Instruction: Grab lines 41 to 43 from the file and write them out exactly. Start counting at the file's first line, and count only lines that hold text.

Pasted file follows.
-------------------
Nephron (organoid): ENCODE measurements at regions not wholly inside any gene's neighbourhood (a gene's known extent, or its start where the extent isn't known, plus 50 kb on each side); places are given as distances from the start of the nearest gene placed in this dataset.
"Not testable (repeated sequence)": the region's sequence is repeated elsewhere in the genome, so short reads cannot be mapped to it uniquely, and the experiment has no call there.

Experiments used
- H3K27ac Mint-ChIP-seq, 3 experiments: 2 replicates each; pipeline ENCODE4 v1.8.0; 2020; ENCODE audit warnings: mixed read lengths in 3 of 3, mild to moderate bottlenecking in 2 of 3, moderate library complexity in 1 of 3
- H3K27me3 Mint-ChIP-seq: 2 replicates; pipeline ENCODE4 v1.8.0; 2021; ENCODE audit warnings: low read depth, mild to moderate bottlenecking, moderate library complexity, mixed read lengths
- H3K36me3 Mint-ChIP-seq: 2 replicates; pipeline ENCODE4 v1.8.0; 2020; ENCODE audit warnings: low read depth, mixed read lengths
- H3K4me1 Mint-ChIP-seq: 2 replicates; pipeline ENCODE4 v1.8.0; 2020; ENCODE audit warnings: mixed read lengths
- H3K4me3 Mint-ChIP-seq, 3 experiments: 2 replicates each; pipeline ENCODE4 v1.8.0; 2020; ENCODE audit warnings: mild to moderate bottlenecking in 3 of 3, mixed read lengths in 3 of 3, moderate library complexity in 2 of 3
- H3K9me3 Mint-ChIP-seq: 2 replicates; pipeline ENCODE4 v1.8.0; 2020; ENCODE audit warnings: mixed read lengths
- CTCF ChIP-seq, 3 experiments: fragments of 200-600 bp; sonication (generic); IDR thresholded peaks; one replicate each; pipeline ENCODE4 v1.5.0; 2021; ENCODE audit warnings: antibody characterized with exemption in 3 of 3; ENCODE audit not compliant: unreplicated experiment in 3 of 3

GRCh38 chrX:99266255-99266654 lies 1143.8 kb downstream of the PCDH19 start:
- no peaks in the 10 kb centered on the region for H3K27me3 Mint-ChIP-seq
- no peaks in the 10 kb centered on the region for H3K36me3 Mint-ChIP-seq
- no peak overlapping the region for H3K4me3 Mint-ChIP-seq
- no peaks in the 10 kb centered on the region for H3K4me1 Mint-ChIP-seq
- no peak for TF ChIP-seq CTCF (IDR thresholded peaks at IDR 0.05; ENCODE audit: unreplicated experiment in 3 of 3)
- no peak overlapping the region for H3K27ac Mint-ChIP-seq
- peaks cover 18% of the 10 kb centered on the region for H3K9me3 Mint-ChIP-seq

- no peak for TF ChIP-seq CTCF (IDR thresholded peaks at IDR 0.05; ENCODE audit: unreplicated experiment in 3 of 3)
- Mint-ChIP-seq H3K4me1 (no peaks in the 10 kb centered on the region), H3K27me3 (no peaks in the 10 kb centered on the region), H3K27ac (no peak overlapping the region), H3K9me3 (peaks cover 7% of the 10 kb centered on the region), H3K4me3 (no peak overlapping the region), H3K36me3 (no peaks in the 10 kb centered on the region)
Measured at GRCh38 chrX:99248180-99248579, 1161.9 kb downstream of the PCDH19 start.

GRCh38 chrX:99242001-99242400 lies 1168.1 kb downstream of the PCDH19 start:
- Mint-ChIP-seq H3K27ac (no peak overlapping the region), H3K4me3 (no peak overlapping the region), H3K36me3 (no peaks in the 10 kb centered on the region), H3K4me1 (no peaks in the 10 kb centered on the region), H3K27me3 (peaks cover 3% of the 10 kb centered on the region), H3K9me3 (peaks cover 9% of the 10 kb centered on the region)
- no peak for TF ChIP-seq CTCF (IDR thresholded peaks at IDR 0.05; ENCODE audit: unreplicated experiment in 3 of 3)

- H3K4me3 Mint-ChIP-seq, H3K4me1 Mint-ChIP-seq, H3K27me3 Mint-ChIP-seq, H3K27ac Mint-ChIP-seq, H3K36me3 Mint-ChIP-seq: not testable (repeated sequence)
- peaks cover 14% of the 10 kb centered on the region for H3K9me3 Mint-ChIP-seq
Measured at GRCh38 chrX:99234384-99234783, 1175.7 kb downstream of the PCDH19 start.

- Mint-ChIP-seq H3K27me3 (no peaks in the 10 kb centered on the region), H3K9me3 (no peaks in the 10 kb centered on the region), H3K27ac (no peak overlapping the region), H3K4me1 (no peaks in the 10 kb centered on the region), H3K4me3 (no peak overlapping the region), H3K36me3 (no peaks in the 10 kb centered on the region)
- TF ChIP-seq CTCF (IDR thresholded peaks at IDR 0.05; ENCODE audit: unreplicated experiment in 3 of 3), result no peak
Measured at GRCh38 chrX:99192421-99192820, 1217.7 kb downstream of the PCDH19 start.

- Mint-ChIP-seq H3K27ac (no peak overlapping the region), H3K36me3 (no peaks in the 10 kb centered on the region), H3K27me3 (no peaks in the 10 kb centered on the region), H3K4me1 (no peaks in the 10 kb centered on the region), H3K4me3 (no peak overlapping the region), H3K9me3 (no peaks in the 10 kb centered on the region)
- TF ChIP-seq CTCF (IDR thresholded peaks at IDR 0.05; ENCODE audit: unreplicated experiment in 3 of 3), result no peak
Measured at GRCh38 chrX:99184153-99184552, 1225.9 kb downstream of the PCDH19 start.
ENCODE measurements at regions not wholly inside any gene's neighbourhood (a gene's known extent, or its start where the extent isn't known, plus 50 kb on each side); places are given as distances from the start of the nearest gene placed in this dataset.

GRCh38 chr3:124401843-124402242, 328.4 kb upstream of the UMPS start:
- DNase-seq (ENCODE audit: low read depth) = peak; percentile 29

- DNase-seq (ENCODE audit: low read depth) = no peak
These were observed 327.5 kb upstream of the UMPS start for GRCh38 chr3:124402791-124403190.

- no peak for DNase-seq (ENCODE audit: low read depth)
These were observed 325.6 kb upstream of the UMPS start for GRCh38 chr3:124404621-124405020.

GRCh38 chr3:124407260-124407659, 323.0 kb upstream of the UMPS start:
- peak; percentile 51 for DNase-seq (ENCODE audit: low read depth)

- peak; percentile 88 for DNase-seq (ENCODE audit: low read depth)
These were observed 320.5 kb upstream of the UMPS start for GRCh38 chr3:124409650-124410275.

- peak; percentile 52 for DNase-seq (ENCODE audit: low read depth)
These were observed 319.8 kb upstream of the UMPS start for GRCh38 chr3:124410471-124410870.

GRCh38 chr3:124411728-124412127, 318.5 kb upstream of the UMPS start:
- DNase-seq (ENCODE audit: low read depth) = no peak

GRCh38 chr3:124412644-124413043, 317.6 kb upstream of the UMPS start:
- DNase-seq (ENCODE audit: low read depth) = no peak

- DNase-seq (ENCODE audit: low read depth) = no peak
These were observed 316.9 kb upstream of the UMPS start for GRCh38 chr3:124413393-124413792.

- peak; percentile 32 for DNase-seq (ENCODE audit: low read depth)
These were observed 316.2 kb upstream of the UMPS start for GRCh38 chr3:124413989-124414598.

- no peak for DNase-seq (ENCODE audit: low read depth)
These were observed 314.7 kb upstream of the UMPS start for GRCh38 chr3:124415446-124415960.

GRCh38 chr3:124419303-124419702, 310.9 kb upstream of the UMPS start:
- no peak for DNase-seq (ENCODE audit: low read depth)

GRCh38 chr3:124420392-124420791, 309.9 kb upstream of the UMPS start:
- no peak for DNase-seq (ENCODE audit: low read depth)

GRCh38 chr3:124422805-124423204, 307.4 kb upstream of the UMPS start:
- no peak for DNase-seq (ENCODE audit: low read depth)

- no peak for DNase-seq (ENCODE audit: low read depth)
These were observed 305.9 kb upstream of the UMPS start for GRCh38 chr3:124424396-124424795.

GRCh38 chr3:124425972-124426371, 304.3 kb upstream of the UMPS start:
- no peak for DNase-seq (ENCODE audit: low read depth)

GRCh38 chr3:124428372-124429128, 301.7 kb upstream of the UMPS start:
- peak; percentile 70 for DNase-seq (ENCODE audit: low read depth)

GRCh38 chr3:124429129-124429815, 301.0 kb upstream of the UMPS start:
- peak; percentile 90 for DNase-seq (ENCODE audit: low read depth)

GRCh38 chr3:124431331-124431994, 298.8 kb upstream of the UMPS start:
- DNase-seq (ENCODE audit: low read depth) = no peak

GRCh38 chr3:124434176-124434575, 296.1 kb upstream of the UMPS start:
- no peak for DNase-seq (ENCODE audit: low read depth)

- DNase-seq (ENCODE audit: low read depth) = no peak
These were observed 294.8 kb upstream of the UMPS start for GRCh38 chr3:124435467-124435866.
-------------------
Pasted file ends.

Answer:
GRCh38 chr3:124407260-124407659, 323.0 kb upstream of the UMPS start:
- peak; percentile 51 for DNase-seq (ENCODE audit: low read depth)

- peak; percentile 88 for DNase-seq (ENCODE audit: low read depth)